Residential property sales: Opportunities within adversity?

Recent data on the residential property market underscores just how tough the past year has been. House prices have for the most part crawled up very slowly. And it is by no means certain that the coming year will be much better. What does this mean for us in the property game – how can we prosper in the year ahead?

FNB’s latest Property Barometer reports very modest movement in house prices across most of South Africa. For most of the country, the Barometer reports year-on-year growth in the 4th quarter of 2016 falling well below South Africa’s inflation rate, which closed the year well in excess of 6%. Thus, house prices in Gauteng registered a paltry nominal increase of 1.2%. House prices in KwaZulu-Natal rose by a mere 1%. Those in the Eastern Cape actually declined by 2.9%. And a composite measure of house price increases in the five “smaller” provinces – that is, Free State, Limpopo, Mpumalanga, Northern Cape and North West – stood at 1.2%. In effect, we’ve seen some value loss.

The Western Cape, however, remains an outlier. Year-on-year house price growth, at 8%, kept ahead of inflation, showing real asset appreciation. Indeed, at an average of R1.4 million, houses in the Western Cape are by a considerable margin more expensive than those elsewhere. For comparison, the equivalent cost in Gauteng is R1.0 million – this being around a third lower than properties in the Western Cape.

Denis Quayle, Principal at Harcourts Maynard Burgoyne Constantiaberg, puts this into context: “The Western Cape has consistently shown a resilience that has been lacking elsewhere – this is very much to the relief of those of us fortunate to operate in this province. The property market in the province is a mature, stable one that attracts buyers from across the country, and from abroad. The question is whether this will be sustained in future.”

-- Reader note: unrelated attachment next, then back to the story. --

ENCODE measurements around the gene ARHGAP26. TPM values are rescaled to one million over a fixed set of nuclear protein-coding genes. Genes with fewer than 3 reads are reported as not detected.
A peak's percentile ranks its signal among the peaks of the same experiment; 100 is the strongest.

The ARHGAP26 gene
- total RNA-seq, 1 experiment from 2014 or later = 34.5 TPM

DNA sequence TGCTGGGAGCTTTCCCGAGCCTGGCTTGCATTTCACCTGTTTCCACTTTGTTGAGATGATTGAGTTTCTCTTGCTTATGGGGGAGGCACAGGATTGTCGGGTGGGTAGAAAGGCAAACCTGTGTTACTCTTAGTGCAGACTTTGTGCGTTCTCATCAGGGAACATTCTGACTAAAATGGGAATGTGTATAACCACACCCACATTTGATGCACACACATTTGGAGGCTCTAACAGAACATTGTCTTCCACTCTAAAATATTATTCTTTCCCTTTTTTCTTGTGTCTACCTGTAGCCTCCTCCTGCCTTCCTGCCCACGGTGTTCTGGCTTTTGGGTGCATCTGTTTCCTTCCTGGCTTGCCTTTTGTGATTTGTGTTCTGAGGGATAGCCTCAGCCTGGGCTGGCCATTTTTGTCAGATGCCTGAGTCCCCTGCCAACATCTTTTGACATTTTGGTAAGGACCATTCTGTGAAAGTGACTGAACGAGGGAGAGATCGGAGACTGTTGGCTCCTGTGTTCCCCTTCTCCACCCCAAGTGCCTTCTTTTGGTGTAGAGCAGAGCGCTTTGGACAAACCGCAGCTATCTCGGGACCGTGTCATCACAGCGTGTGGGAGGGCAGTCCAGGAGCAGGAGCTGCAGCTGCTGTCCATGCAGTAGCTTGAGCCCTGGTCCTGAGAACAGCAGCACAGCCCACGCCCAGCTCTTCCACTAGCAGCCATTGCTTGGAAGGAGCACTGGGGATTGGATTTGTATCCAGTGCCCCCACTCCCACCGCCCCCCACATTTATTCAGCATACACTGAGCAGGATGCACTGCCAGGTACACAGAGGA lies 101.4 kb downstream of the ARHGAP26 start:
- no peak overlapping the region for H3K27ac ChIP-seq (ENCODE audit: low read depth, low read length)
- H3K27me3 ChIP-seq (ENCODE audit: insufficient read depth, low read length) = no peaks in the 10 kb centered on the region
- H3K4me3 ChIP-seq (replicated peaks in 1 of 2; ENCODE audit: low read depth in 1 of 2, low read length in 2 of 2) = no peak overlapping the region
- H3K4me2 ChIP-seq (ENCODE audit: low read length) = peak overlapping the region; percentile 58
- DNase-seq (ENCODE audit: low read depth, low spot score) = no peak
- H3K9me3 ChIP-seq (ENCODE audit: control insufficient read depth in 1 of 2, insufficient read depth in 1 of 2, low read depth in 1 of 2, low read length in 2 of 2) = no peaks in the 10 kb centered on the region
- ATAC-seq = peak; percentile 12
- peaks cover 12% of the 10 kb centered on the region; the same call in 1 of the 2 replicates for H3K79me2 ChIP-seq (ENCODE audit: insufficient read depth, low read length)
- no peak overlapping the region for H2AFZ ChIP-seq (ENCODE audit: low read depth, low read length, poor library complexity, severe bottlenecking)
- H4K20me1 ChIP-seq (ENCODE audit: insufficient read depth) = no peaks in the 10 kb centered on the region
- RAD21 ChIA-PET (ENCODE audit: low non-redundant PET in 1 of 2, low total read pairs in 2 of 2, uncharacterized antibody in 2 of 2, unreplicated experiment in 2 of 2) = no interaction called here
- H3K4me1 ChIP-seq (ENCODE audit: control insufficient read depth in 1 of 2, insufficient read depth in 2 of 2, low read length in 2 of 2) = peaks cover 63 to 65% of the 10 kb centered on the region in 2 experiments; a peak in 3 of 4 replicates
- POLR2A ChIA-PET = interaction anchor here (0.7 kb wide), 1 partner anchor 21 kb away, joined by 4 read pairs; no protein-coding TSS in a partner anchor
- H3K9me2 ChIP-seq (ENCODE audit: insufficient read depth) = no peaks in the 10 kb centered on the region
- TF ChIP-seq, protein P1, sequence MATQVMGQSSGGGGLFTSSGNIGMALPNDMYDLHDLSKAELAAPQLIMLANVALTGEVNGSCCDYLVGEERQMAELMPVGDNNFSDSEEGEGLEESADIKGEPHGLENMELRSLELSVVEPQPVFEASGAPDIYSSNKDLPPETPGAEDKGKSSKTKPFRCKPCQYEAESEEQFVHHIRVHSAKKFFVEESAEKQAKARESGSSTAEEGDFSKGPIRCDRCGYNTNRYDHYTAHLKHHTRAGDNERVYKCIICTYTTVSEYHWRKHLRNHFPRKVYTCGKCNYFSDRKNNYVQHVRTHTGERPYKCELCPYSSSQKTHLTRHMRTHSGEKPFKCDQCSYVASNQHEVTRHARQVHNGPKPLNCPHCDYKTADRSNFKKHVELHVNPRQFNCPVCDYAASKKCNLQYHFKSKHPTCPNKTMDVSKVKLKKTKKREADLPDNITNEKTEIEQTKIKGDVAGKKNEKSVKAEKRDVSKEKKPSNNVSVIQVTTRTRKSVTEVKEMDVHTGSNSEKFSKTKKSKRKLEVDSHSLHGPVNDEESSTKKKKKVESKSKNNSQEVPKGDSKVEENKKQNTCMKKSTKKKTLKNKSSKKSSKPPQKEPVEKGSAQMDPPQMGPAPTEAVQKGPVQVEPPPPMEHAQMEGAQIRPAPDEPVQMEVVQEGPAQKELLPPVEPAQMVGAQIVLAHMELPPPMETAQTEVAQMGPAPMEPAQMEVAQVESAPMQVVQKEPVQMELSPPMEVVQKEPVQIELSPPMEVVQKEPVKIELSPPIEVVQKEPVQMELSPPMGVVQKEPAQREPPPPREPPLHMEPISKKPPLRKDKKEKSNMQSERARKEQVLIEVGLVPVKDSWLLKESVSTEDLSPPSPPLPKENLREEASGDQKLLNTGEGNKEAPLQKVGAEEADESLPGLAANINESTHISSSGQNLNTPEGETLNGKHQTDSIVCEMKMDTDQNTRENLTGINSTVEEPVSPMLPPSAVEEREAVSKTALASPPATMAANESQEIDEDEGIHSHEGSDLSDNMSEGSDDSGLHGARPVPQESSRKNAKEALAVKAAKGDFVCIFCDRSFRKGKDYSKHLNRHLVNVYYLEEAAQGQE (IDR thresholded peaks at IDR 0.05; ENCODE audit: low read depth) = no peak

Sustainability is indeed the kernel of the issue. Appreciation is certainly good for the property owner, but there are indications that it is hitting the less affluent buyer. The Barometer notes that despite the Western Cape’s strong showing, the year-on-year rate of increase has been declining in the province since the 1st quarter of 2016. At this point, it had reached a 10-year high at some 10.6%. The Barometer suggests that appreciation in the Western Cape could be “running out of steam”.

This is supported by the relatively small proportion of first time buyers in this market, specifically in the Cape Town area. Only 10% of buyers in Cape Town are estimated to be first-timers. Across South Africa, the equivalent proportion is 19%. And the difference is even more stark when compared to some of the other metros – 22% of buyers in Johannesburg are first-timers as are an eyebrow-raising 28% in Tshwane. In addition, houses in Cape Town are staying on the market for increasing periods – now a little over 14 weeks on average, up from a shade under 11 in early 2016.

“The most likely explanation”, comments Denis Quayle, “is that in the uncertain climate, sinking money into an expensive property is a risk that many first-time buyers are reluctant to take. In other words, while our property market in the Western Cape has done well, there is an element of being a victim of our success. In short, buying a house does not always seem like the most attractive prospect for those who’ve never done it before.”

Meanwhile, indications are that the housing market is unlikely to see a large-scale recovery in the coming year. S&P Global Ratings, for example, predicts nominal growth of around 5.5% – accounting for inflation, this means little real growth and possibly even a slight contraction. The Western Cape probably has enough momentum to say ahead of the rest, but the slowdown in prices may prove something of a relief.

Denis Quayle argues that this could entice those nervous first-time buyers back into the Cape market. “The important thing is that we recognise that our clients – whether first-time buyers, the more affluent or those seeking an investment opportunity – have exacting needs. We need to be in a position to respond to them, to give them exactly what they are looking for. And we need to market our neck of the real estate woods aggressively. The Western Cape remains a premier market in South Africa, offering wonderful returns on investment. Buying will ot always be easy, but it will be rewarding!”

Western cape is a mature market